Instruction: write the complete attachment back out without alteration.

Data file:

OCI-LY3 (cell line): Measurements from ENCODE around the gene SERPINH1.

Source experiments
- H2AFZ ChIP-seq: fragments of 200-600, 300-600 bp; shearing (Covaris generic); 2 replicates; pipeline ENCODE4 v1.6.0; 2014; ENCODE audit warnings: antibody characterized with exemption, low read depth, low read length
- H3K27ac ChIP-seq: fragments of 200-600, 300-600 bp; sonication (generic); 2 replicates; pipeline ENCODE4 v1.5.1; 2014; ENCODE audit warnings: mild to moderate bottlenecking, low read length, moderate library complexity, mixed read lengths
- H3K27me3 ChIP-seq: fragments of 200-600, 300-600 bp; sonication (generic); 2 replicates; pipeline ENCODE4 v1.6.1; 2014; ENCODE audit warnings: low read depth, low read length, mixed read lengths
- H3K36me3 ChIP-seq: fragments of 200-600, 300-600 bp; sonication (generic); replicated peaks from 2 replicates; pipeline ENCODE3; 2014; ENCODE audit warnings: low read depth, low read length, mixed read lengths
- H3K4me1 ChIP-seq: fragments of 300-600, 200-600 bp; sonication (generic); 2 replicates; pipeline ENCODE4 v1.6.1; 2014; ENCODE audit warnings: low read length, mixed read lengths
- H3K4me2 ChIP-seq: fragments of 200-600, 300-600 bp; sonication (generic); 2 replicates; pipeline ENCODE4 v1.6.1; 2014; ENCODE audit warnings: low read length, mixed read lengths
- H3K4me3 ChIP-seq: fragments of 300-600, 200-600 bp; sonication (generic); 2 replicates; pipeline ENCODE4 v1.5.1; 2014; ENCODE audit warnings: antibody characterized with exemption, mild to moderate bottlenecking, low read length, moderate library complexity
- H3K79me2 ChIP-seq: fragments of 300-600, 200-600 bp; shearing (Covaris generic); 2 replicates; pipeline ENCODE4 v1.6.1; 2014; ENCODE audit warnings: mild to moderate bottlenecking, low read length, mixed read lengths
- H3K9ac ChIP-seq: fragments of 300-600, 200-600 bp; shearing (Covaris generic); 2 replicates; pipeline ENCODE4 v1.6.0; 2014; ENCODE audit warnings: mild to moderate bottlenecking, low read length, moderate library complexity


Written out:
OCI-LY3 (cell line): Measurements from ENCODE around the gene SERPINH1.

Source experiments
- H2AFZ ChIP-seq: fragments of 200-600, 300-600 bp; shearing (Covaris generic); 2 replicates; pipeline ENCODE4 v1.6.0; 2014; ENCODE audit warnings: antibody characterized with exemption, low read depth, low read length
- H3K27ac ChIP-seq: fragments of 200-600, 300-600 bp; sonication (generic); 2 replicates; pipeline ENCODE4 v1.5.1; 2014; ENCODE audit warnings: mild to moderate bottlenecking, low read length, moderate library complexity, mixed read lengths
- H3K27me3 ChIP-seq: fragments of 200-600, 300-600 bp; sonication (generic); 2 replicates; pipeline ENCODE4 v1.6.1; 2014; ENCODE audit warnings: low read depth, low read length, mixed read lengths
- H3K36me3 ChIP-seq: fragments of 200-600, 300-600 bp; sonication (generic); replicated peaks from 2 replicates; pipeline ENCODE3; 2014; ENCODE audit warnings: low read depth, low read length, mixed read lengths
- H3K4me1 ChIP-seq: fragments of 300-600, 200-600 bp; sonication (generic); 2 replicates; pipeline ENCODE4 v1.6.1; 2014; ENCODE audit warnings: low read length, mixed read lengths
- H3K4me2 ChIP-seq: fragments of 200-600, 300-600 bp; sonication (generic); 2 replicates; pipeline ENCODE4 v1.6.1; 2014; ENCODE audit warnings: low read length, mixed read lengths
- H3K4me3 ChIP-seq: fragments of 300-600, 200-600 bp; sonication (generic); 2 replicates; pipeline ENCODE4 v1.5.1; 2014; ENCODE audit warnings: antibody characterized with exemption, mild to moderate bottlenecking, low read length, moderate library complexity
- H3K79me2 ChIP-seq: fragments of 300-600, 200-600 bp; shearing (Covaris generic); 2 replicates; pipeline ENCODE4 v1.6.1; 2014; ENCODE audit warnings: mild to moderate bottlenecking, low read length, mixed read lengths
- H3K9ac ChIP-seq: fragments of 300-600, 200-600 bp; shearing (Covaris generic); 2 replicates; pipeline ENCODE4 v1.6.0; 2014; ENCODE audit warnings: mild to moderate bottlenecking, low read length, moderate library complexity